16. The apparatus of claim 15, wherein the second electrode is reflective.
17. The apparatus of claim 1, wherein the phase change material is selected from a group of materials consisting of:
Group 4 semiconductors and Ill-V and Ill-VI compound semiconductors.
18. The apparatus of claim 1, wherein the charge responsive optical material is selected from a group of materials consisting of polymer dispersed liquid crystal, LC and OLED materials.
19. The apparatus of claim 1, wherein portions of phase change material having a diameter of less than about 0.5 micron facing the charge responsive optical material are configured to have distinct reflectivities.
20. The apparatus of claim 1 further comprising a laser configured to irradiate the phase change material to selectively change the resistivity of the phase change material.
21. A voltage modulator comprising:
a power source having a first terminal and a second terminal;
a first electrode electrically connected to the first terminal;
a second electrode electrically connected to the second terminal;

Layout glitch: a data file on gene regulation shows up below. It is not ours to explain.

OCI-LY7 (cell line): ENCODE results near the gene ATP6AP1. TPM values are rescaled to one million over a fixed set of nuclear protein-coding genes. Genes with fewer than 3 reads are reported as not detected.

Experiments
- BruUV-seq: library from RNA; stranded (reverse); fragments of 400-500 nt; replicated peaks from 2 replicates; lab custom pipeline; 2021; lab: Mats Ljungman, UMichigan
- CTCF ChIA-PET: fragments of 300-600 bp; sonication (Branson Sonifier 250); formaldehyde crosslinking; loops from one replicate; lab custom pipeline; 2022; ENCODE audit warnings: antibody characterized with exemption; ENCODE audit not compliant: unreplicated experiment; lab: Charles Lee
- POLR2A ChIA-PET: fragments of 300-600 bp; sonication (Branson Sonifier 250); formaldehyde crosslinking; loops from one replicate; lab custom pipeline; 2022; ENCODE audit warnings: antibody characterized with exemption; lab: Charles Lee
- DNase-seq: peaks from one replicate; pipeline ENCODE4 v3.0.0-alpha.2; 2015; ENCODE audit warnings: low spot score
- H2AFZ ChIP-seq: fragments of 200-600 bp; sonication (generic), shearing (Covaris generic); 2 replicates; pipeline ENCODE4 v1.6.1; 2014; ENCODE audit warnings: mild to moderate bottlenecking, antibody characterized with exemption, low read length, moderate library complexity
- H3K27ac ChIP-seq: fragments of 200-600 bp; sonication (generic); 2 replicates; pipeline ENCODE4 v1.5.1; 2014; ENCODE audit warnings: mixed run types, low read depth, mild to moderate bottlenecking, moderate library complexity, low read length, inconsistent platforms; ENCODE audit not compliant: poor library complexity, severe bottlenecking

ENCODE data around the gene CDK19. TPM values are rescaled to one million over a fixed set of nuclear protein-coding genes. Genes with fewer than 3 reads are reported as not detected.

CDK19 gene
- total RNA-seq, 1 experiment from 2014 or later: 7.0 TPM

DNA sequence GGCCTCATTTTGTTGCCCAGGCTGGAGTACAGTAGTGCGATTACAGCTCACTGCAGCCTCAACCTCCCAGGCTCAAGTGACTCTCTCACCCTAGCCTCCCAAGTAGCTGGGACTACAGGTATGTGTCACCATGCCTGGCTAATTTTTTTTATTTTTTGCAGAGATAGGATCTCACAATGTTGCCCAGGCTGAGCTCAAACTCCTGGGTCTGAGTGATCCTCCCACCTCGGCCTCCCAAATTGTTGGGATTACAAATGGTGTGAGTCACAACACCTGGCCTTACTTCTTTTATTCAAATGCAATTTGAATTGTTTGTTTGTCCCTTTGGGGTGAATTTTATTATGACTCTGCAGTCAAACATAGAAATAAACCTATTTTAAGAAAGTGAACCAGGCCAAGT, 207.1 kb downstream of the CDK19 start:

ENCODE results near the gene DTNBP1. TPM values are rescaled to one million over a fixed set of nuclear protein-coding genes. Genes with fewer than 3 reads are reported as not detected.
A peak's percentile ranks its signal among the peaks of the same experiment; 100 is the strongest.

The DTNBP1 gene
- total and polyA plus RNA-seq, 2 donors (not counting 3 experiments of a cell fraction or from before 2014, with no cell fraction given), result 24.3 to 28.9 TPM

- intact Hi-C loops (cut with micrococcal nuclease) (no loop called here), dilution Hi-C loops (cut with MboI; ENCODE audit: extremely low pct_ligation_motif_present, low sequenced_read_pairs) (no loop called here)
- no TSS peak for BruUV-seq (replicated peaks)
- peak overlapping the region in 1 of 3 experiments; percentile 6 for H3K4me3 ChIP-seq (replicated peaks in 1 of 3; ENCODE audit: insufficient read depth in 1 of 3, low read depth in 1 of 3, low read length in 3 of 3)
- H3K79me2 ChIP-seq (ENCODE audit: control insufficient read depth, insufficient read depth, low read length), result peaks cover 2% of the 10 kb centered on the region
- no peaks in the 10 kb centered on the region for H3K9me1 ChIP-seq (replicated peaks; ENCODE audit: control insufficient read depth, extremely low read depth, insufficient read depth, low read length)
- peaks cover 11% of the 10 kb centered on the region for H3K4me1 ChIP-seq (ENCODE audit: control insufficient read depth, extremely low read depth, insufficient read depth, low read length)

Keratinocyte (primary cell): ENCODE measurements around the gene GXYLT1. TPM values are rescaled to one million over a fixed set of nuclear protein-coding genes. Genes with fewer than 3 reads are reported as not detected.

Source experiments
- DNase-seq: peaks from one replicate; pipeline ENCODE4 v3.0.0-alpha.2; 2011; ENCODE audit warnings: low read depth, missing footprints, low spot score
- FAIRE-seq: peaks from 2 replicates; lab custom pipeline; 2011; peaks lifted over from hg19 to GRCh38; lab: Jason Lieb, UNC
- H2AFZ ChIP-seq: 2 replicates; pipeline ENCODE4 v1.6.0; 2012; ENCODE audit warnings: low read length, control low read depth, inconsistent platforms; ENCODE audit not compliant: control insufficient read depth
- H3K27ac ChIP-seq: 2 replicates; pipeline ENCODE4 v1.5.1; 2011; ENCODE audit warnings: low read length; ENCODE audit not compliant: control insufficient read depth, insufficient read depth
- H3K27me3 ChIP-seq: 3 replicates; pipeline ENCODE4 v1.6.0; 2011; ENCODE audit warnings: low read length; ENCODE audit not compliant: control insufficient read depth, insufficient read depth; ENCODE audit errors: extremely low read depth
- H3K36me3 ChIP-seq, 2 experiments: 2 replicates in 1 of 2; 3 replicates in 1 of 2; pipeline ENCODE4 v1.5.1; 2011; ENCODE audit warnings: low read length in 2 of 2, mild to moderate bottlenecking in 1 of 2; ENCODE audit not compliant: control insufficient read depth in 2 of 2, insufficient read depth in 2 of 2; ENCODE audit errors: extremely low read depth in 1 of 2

a third electrode electrically connected to the first electrode; and
a resistive phase change material between the second electrode and the third electrode.
22. The voltage modulator of claim 21 further comprising a charge responsive optical material between the first electrode the third electrode.
23. A method comprising:
changing a resistivity of a resistance phase change material to vary light attenuation by a charge responsive optical material, wherein changing the resistivity comprises:
irradiating a portion of the phase change material with a first laser pulse having a first intensity for a first duration such that the portion has a first resistance; and
irradiating the portion of the phase change material with a second laser pulse having a second intensity greater than the first intensity for a second duration less than the first duration such that the portion has a second greater resistance.
24. The method of claim 23 further comprising filtering wavelengths of light that have passed through the charge responsive optical material.